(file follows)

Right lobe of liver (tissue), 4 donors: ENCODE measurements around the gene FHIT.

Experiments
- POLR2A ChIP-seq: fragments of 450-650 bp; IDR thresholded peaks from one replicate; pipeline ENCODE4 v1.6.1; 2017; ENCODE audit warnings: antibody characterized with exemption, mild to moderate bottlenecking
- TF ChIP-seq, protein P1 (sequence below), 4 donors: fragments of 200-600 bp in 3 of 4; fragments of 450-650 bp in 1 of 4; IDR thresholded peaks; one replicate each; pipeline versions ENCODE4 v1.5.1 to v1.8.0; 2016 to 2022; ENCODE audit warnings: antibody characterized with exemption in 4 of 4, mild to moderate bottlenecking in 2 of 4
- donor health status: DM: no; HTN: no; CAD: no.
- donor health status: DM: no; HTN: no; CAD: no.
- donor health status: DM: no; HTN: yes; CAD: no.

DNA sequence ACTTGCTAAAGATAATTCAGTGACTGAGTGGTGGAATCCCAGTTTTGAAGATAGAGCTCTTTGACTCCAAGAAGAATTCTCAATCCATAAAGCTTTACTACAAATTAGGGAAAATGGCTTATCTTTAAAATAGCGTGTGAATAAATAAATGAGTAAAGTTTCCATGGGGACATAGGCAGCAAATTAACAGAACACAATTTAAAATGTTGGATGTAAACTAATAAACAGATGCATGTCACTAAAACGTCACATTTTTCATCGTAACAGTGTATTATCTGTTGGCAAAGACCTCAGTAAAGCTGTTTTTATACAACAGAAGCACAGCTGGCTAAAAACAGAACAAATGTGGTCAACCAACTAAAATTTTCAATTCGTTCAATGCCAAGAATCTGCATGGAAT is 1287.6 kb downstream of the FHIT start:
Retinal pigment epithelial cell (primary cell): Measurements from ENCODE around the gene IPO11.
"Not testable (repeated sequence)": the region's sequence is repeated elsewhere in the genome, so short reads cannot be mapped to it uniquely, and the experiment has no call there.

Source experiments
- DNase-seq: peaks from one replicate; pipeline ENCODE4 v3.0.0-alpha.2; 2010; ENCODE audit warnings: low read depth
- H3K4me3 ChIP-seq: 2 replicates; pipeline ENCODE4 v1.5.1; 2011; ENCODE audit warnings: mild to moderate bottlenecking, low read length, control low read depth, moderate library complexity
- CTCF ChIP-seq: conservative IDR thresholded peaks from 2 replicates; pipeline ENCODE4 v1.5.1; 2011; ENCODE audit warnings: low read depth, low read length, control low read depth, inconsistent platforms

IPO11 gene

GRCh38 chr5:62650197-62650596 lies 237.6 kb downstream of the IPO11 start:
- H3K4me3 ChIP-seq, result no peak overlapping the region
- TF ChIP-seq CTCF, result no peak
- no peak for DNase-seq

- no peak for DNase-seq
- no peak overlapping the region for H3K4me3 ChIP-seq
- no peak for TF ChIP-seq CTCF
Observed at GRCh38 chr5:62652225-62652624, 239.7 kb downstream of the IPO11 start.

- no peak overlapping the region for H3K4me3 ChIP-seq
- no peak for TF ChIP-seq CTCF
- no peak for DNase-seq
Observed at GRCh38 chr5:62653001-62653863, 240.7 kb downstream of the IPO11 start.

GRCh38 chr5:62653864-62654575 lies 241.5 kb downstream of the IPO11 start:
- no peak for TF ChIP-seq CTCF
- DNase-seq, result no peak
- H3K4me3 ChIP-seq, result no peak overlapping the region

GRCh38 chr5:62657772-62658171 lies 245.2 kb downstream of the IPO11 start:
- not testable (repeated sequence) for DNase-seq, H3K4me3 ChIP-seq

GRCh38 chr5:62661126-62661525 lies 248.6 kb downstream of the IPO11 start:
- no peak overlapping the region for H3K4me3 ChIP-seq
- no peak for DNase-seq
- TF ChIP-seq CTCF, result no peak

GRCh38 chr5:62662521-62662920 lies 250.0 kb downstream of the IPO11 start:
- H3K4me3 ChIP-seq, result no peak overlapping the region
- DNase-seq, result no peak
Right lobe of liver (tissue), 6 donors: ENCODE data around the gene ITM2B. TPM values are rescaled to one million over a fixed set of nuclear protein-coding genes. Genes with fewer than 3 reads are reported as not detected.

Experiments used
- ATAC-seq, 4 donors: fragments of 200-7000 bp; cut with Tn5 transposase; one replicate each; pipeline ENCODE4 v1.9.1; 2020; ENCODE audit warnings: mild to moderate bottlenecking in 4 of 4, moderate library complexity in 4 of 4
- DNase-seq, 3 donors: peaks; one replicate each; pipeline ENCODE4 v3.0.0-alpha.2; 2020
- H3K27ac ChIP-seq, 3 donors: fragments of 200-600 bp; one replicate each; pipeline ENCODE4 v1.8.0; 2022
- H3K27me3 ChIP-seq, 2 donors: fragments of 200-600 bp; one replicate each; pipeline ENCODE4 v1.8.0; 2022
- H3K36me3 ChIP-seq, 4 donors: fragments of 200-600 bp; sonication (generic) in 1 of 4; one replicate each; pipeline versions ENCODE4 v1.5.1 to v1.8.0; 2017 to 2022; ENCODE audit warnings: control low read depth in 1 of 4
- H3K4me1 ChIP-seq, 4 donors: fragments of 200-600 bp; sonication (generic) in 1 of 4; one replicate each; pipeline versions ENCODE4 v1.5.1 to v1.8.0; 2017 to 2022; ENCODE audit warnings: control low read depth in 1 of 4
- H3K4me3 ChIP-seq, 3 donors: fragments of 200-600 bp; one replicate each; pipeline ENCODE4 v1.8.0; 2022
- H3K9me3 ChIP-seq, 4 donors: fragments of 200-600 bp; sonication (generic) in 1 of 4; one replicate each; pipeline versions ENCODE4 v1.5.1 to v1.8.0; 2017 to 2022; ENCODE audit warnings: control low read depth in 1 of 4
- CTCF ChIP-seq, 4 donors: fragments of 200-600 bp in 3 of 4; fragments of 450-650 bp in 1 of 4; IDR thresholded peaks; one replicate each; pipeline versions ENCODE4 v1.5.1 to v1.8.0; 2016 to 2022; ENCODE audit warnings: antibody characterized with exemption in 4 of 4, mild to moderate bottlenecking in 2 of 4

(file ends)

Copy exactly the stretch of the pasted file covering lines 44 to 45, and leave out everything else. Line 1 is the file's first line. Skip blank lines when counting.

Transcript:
- DNase-seq, 3 donors: peaks; one replicate each; pipeline ENCODE4 v3.0.0-alpha.2; 2020
- H3K27ac ChIP-seq, 3 donors: fragments of 200-600 bp; one replicate each; pipeline ENCODE4 v1.8.0; 2022